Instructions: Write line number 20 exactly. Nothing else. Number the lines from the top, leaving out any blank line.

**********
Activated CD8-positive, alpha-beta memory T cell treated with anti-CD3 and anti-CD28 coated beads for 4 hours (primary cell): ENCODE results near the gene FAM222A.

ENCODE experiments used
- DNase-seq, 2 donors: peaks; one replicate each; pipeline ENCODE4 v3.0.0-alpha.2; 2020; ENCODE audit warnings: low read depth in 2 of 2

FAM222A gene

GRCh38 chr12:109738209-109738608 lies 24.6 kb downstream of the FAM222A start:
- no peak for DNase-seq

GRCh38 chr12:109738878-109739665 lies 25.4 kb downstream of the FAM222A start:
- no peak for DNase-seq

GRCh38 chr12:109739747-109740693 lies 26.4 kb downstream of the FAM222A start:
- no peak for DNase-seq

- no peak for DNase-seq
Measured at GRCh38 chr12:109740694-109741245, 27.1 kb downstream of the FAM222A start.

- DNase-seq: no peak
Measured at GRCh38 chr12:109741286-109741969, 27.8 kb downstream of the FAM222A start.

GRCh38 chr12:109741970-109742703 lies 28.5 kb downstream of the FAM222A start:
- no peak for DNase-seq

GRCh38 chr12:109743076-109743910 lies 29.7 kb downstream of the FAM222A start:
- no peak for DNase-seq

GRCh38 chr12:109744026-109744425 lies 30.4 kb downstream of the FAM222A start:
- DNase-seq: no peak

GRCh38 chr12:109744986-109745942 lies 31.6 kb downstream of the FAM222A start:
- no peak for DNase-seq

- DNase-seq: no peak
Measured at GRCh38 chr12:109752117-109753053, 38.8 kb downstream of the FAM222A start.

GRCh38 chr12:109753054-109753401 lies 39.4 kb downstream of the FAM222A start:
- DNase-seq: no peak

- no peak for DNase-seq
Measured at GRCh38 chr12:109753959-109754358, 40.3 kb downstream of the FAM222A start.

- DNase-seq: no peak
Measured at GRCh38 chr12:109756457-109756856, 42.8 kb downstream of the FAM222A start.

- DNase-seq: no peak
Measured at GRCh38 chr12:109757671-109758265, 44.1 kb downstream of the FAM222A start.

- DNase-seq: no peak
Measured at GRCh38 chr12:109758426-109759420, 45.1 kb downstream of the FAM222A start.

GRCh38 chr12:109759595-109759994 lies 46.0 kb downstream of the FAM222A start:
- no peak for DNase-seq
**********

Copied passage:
- DNase-seq: no peak